Dr. Lichenstein anticipates that CBD’s effects on the insula and amygdala — and associated reduction in perceived anxiety — could be greater in women than in men.
“Women seem to have more exposure from the same dose of CBD,” Lichenstein said. “Preliminary data suggest that women reach peak concentrations more quickly and reach higher concentrations than men.”
However, it is also possible that greater exposure among women could interfere with CBD’s effects on anxiety based on preclinical studies suggesting that neurobiological channels may block the effects of CBD at higher doses and are modulated by the female sex hormone estradiol.
“If there is a point at which higher doses trigger a neurobiological mechanism that blocks the anti-anxiety effects of CBD, that could very likely lead to different effects for women and men,” Lichenstein said.
Such differences, if found in the brain and through an observed effect on anxiety reduction, would indicate the need to establish sex-specific dosing recommendations for CBD.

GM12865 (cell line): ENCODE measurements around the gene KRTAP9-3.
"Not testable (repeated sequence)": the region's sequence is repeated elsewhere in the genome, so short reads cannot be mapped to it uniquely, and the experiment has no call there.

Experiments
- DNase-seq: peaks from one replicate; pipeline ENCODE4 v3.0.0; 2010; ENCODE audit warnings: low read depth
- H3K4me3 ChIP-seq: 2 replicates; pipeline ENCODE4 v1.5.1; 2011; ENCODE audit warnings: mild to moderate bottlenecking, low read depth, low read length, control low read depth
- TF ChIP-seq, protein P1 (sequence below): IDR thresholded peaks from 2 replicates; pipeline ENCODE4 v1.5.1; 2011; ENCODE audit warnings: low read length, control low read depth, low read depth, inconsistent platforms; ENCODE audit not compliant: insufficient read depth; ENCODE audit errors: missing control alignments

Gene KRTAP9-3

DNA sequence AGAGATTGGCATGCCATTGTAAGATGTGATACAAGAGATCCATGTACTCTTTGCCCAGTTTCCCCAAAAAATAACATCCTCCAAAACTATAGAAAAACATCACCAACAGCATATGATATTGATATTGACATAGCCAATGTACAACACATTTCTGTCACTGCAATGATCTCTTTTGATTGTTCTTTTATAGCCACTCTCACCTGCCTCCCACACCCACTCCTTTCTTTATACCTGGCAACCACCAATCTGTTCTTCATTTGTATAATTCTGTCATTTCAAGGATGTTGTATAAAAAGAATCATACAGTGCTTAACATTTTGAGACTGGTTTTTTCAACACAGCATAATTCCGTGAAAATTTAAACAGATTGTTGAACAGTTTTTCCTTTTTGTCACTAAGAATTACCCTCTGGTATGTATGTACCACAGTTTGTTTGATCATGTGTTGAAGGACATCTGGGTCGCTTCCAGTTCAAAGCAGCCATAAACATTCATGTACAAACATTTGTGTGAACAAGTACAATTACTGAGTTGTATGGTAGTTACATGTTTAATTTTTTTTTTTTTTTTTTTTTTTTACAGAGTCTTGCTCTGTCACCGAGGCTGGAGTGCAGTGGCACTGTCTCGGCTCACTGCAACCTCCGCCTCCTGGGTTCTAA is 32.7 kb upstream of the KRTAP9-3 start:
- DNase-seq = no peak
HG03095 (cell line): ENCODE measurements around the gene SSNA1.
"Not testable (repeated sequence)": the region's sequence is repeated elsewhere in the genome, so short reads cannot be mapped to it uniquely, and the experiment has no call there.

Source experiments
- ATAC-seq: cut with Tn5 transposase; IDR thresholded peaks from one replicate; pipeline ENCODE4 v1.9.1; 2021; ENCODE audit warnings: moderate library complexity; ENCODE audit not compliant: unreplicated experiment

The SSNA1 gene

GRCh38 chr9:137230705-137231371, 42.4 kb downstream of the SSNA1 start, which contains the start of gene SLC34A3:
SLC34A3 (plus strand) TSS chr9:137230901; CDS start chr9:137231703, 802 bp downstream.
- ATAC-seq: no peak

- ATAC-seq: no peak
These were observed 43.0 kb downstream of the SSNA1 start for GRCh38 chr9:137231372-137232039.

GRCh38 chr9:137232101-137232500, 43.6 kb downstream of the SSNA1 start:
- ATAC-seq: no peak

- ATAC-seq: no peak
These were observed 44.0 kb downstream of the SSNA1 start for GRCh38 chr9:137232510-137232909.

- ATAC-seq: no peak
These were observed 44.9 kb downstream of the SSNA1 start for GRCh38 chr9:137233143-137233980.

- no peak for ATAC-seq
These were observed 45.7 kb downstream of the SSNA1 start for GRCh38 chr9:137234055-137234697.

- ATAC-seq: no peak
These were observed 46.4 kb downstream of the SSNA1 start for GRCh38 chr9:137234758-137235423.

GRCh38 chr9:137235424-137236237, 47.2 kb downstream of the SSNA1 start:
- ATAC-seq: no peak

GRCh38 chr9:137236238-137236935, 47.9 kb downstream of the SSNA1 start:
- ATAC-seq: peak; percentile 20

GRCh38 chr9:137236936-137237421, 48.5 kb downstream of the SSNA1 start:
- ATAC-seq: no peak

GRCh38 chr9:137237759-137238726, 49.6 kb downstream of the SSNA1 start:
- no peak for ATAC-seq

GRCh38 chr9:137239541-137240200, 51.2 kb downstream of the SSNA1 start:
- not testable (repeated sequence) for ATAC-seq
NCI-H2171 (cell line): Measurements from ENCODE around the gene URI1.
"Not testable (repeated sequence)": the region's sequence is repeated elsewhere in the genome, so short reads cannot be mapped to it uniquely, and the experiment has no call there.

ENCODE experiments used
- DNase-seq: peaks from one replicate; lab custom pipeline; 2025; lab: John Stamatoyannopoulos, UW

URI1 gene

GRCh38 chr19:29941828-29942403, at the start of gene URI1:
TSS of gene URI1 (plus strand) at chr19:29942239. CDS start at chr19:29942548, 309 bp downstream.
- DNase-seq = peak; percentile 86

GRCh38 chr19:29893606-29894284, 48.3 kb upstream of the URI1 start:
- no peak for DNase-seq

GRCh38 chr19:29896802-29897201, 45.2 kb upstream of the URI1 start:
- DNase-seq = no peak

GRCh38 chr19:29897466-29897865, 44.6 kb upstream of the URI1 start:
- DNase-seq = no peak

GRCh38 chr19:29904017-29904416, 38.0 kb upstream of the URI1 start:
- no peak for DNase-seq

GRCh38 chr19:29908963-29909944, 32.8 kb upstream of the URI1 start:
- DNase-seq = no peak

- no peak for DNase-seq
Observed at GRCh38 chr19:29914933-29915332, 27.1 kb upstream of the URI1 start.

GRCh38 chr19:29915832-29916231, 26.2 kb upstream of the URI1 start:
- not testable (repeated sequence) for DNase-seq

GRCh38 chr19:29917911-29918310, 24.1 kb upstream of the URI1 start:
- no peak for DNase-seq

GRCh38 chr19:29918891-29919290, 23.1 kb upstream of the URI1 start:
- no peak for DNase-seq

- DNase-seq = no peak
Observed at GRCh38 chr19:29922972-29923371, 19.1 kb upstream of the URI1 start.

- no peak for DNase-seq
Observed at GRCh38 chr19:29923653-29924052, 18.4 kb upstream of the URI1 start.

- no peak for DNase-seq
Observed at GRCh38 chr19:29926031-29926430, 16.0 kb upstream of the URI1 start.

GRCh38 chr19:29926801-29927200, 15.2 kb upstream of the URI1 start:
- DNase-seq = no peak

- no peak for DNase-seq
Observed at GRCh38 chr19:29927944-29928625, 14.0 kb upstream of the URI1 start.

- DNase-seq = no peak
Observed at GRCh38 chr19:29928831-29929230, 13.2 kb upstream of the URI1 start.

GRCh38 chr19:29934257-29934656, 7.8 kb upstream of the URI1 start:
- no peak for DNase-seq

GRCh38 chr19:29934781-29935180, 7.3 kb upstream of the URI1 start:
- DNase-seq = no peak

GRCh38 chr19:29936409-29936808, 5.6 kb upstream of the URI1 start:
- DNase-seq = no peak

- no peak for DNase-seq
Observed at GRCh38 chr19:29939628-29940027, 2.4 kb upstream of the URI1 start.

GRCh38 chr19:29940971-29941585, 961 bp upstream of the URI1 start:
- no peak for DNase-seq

“We don’t know if or where a dosing cutoff exists for humans in terms of safety or reducing anxiety,” Lichenstein said. “We need research in people with anxiety disorders and research on dosing over long periods of time. But first, we need to take this initial, essential step toward understanding what exactly happens to the behavior and in the brains of women when using this popular but largely unexamined substance.”
- CBD is an abbreviation for cannabidiol, a naturally occurring compound of the cannabis plant. Unlike THC (tetrahydrocannabinol), CBD is not known to produce the euphoric “high” associated with the plant.
- The 2018 federal Farm Bill removed CBD from the list of controlled substances, making CBD products with little or no THC content legal to sell in all 50 states.
- Although many people say they consume CBD products to treat pain, anxiety, and other conditions, the U.S. Food and Drug Administration (FDA) has approved CBD only to treat two rare forms of epilepsy and has not approved CBD for any use in pets.
- The CBD market reached an estimated $4.7 billion in sales in 2020, on a trajectory to reach $16.8 billion by 2025, according to CBD data-collecting company The Brightfield Group.
- 14 percent of U.S. adults reported using CBD products in a 2019 Gallup poll, with women more likely to use them for anxiety and men more likely to use them for help sleeping.